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May 21, 2012
A New Way to Kill Amoebas, From An Old Drug
Here's a good example of phenotypic screening coming through with something interesting and worthwhile: they screened against Entamoeba histolytica, the protozooan that causes amoebic dysentery and kills tens of thousands of people every year. (Press coverage here).
It wasn't easy. The organism is an anaerobe, which is a bad fit for most robotic equipment, and engineering a decent readout for the assay wasn't straightforward, either. They did have a good positive control, though - the nitroimidazole drug metronidazole, which is the only agent approved currently against the parasite (and to which it's becoming resistant). A screen of nearly a thousand known drugs and bioactive compounds showed eleven hits, of which one (auranofin) was much more active than metronidazole itself.
Auranofin's an old arthritis drug. It's a believable result, because the compound has also been shown to have activity against trypanosomes, Leishmania parasites, and Plasmodium malaria parasites. This broad-spectrum activity makes some sense when you realize that the drug's main function is to serve as a delivery vehicle for elemental gold, whose activity in arthritis is well-documented but largely unexplained. (That activity is also the basis for persistent theories that arthritis may have an infectious-disease component).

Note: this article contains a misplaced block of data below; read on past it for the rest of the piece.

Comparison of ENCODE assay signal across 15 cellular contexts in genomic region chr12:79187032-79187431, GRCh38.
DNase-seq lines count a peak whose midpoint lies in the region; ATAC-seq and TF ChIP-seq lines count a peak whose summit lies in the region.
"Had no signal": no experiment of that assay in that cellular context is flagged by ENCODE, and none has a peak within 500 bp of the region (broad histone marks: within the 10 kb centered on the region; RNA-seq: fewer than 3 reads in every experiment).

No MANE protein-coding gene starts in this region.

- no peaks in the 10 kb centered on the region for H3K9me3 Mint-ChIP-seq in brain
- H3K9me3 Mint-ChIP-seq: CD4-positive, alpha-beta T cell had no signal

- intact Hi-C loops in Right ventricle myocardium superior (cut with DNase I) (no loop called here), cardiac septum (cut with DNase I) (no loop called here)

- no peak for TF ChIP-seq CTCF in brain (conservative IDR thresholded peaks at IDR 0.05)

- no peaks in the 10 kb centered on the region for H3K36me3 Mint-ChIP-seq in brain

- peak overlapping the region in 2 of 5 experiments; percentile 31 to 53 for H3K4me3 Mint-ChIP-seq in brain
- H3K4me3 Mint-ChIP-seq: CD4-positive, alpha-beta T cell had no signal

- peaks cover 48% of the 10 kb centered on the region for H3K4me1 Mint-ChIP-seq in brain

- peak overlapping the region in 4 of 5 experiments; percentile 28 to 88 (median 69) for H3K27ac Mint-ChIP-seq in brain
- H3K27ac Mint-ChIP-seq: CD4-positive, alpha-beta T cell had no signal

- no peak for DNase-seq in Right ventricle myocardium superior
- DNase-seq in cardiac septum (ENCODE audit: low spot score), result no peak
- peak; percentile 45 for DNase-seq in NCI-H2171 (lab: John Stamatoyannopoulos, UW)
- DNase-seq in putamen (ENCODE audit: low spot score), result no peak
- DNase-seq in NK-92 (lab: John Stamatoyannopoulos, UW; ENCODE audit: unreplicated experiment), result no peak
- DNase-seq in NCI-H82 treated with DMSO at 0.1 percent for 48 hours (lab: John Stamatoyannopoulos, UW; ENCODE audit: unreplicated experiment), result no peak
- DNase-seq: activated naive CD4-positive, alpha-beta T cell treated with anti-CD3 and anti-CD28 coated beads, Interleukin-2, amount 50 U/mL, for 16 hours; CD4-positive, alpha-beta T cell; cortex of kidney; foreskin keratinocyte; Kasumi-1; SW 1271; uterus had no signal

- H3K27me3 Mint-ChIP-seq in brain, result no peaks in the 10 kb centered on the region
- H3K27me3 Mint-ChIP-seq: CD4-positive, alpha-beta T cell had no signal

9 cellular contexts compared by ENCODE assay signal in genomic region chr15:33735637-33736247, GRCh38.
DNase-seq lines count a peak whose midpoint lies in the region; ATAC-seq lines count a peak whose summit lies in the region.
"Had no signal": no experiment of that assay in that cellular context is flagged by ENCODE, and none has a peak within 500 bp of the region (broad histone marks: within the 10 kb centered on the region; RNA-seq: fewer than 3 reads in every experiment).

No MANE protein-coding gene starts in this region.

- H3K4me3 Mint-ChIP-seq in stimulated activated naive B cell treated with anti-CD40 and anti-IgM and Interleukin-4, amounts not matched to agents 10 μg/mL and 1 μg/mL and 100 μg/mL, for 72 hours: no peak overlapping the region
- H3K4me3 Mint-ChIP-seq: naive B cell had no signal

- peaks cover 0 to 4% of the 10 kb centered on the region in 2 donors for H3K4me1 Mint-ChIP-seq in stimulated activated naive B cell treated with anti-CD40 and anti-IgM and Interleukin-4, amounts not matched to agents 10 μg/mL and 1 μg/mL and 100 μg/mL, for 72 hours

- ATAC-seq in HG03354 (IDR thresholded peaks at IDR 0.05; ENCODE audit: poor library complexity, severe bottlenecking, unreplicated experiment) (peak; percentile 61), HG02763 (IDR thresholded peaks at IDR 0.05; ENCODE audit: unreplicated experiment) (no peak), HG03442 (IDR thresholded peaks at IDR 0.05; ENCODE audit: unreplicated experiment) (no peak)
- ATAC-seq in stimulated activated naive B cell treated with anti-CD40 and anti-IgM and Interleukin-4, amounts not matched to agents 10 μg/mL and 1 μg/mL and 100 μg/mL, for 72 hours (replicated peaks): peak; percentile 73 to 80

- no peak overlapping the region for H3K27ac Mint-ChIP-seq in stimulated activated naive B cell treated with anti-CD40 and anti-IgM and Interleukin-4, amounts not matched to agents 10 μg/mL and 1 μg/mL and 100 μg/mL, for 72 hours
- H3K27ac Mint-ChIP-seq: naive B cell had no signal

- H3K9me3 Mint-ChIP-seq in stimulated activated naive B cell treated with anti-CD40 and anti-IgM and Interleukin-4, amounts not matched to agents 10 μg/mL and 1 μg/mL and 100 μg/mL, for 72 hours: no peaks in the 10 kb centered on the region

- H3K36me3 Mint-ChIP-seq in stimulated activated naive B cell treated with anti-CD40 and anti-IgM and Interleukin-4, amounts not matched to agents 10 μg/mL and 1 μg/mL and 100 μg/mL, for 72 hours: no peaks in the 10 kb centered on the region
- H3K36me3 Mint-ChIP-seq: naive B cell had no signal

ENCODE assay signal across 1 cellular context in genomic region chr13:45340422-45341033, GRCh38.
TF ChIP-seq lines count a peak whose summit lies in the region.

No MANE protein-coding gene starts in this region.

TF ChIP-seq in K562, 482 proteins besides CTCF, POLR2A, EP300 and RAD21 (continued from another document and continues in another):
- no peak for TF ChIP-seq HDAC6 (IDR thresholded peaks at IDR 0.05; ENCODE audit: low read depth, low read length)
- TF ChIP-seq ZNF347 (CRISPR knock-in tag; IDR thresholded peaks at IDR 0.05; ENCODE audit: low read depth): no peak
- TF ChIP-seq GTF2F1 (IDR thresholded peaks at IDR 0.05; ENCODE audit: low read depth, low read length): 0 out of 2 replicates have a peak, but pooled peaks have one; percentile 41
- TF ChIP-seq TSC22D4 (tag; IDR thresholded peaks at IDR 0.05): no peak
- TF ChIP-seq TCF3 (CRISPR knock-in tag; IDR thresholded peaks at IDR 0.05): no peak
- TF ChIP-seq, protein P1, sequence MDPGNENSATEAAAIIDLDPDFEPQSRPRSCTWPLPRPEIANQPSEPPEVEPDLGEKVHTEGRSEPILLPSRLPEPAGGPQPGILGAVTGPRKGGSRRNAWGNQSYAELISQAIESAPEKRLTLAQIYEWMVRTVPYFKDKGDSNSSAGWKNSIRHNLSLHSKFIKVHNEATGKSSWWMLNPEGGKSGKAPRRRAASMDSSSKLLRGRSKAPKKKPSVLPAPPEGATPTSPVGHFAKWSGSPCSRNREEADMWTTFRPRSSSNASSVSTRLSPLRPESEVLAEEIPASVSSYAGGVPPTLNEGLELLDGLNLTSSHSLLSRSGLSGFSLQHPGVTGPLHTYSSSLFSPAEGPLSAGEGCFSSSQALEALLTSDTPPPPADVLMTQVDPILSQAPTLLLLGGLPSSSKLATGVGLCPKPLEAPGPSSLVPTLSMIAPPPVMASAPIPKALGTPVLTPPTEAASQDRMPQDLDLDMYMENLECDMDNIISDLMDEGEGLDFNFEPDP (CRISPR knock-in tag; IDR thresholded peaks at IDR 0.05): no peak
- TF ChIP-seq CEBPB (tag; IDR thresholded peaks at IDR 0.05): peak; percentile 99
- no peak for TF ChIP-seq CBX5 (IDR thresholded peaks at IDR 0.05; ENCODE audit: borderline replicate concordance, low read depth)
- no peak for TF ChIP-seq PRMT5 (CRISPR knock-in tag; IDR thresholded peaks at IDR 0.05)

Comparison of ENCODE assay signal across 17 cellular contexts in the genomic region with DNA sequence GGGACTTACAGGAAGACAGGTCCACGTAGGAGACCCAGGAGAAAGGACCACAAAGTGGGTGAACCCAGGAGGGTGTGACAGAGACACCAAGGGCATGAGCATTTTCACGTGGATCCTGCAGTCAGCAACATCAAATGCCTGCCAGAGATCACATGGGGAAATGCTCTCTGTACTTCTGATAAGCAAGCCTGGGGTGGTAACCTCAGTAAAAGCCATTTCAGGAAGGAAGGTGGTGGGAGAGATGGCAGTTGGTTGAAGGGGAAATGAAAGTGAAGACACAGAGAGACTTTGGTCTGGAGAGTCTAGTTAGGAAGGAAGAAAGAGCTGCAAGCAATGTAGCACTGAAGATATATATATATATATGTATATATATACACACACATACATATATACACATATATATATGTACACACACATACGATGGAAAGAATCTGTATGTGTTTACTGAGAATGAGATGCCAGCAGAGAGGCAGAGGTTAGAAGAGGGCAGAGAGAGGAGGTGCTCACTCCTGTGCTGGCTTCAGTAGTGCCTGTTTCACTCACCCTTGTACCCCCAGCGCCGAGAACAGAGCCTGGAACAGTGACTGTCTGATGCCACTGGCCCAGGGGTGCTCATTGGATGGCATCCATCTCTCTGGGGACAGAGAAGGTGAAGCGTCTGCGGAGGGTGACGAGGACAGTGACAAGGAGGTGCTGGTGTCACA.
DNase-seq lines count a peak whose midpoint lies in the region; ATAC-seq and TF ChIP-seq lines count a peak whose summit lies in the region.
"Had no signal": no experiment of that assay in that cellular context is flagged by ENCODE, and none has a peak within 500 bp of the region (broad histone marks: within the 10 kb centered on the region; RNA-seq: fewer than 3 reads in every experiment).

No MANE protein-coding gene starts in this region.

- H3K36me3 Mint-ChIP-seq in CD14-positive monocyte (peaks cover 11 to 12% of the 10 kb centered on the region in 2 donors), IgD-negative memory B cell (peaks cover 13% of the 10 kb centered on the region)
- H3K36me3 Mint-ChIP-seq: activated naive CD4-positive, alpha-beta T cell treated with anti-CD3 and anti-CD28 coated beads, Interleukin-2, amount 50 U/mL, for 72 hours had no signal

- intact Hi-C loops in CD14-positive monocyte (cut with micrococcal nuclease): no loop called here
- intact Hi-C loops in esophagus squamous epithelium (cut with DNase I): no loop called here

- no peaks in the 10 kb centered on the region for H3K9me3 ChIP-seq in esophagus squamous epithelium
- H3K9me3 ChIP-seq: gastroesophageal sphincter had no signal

The target in this case may well be arsenite-inducible RNA-associated protein (AIRAP), which was strongly induced by drug treatment. The paper notes that arsenite and auranofin are both known inhibitors of thioredoxin reductase, which strongly suggests that this is the mechanistic target here. The organism's anaerobic lifestyle fits in with that; this enzyme would presumably be its main (perhaps only) path for scavenging reactive oxygen species. It has a number of important cysteine residues, which are very plausible candidates for binding to a metal like gold. And sure enough, auranofin (and two analogs) are potent inhibitors of purified form of the amoeba enzyme.
The paper takes the story all the way to animal models, where auranofin completely outperforms metronidazole. The FDA has now given it orphan-drug status for amebiasis, and the way appears clear for a completely new therapeutic option in this disease. Congratulations to all involved; this is excellent work.
+ TrackBacks (0) | Category: Academia (vs. Industry) | Drug Assays | Drug Development | Infectious Diseases
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